Ed-Tech Policy

Web Is Awash With Resources for Teaching About the Constitution

By Kathleen Kennedy Manzo — August 09, 2005 1 min read
  • Save to favorites
  • Print

With a new federal law kicking in this fall that requires public school teachers to teach about the U.S. Constitution, a number of organizations have prepared free materials and Internet resources related to the topic.

The John S. and James L. Knight Foundation launched a new Web site that links to instructional guides and lesson plans, posters, books, and support services for teaching about the First Amendment (www.TeachFirstAmendement.org)

The National Archives has assembled an array of resources on its Teaching With Documents site, including links to core historical papers, suggestions for classroom activities, a simulation of the writing of the Constitution, and other materials (www.archives.gov).

The National Constitution Center, the Bill of Rights Institute, the Civic Mission of Schools, and other organizations have teamed up to offer downloadable copies of the Constitution, an interactive feature that allows students to simulate the signing of the document, and a live public reading of the Constitution on Sept. 17, the day designated by Congress for schools to commemorate the founding document (www.constitutionday.us).

A version of this article appeared in the August 10, 2005 edition of Education Week

Events

This content is provided by our sponsor. It is not written by and does not necessarily reflect the views of Education Week's editorial staff.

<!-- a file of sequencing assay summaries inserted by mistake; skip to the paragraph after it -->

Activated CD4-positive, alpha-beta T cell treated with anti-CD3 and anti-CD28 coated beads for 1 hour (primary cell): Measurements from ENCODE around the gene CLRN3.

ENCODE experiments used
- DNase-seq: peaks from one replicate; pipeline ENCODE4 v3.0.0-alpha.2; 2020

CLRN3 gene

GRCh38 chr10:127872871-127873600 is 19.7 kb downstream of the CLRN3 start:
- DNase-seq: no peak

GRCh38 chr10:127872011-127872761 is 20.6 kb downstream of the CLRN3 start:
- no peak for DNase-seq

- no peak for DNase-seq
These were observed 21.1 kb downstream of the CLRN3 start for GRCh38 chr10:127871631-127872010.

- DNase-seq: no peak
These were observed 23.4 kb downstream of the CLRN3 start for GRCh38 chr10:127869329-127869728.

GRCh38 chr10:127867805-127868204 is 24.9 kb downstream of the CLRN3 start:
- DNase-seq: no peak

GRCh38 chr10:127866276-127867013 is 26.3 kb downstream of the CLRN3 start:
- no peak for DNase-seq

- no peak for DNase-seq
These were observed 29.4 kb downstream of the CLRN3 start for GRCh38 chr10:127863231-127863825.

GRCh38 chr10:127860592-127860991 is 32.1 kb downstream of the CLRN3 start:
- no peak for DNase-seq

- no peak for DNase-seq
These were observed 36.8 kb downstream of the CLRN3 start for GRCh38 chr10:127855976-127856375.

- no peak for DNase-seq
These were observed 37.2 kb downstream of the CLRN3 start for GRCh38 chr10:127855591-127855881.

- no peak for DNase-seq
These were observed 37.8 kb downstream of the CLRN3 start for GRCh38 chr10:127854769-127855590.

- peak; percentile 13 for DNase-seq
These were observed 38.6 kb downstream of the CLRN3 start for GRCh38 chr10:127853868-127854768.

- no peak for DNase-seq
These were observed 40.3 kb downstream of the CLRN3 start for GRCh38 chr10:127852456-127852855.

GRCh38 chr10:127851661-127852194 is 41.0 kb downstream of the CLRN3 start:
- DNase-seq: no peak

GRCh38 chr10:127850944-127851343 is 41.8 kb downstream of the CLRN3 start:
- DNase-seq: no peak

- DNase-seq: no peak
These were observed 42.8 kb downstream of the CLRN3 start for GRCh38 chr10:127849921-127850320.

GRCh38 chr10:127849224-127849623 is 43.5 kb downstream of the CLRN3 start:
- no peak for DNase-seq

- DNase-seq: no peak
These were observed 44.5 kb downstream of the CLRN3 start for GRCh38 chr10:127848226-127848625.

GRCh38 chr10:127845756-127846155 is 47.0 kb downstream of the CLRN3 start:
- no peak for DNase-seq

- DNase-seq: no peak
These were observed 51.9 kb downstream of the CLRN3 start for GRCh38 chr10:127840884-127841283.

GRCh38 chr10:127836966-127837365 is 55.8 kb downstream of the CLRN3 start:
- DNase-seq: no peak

Sponsor
Student Well-Being Webinar
Start Strong With Solid SEL Implementation: Success Strategies for the New School Year
Join Satchel Pulse to learn why implementing a solid SEL program at the beginning of the year will deliver maximum impact to your students.
Content provided by Satchel Pulse
Teaching Live Online Discussion Seat at the Table: How Can We Help Students Feel Connected to School?
Get strategies for your struggles with student engagement. Bring questions for our expert panel. Help students recover the joy of learning.
This content is provided by our sponsor. It is not written by and does not necessarily reflect the views of Education Week's editorial staff.
Sponsor
Science Webinar
Real-World Problem Solving: How Invention Education Drives Student Learning
Hear from student inventors and K-12 teachers about how invention education enhances learning, opens minds, and preps students for the future.
Content provided by The Lemelson Foundation

EdWeek Top School Jobs

Teacher Jobs
Search over ten thousand teaching jobs nationwide — elementary, middle, high school and more.
View Jobs
Principal Jobs
Find hundreds of jobs for principals, assistant principals, and other school leadership roles.
View Jobs
Administrator Jobs
Over a thousand district-level jobs: superintendents, directors, more.
View Jobs
Support Staff Jobs
Search thousands of jobs, from paraprofessionals to counselors and more.
View Jobs

Read Next

Ed-Tech Policy Homework Gap Could Be Back in Full Force If Lawmakers Don't Act, Education Groups Say
COVID relief funds helped give millions of students internet access during the pandemic, but the money could run out, advocates say.
2 min read
Young girl working on computer at home.
Getty
Ed-Tech Policy Reported Essay Remote Learning Isn’t Just for Emergencies
Schools were less prepared for digital learning than they thought they were.
5 min read
Conceptual Illustration
Pep Montserrat for Education Week
Ed-Tech Policy Opinion Why Are We Turning Our Backs on Remote Learning?
Neither the detractors nor defenders of remote learning are fully in the right, argues one superintendent.
Theresa Rouse
5 min read
Illustration of girl working on computer at home.
Getty
Ed-Tech Policy Letter to the Editor Using E-Rate to Address the Homework Gap
The FCC's E-rate program can provide relief to many families, says this letter author from the Internet Society.
1 min read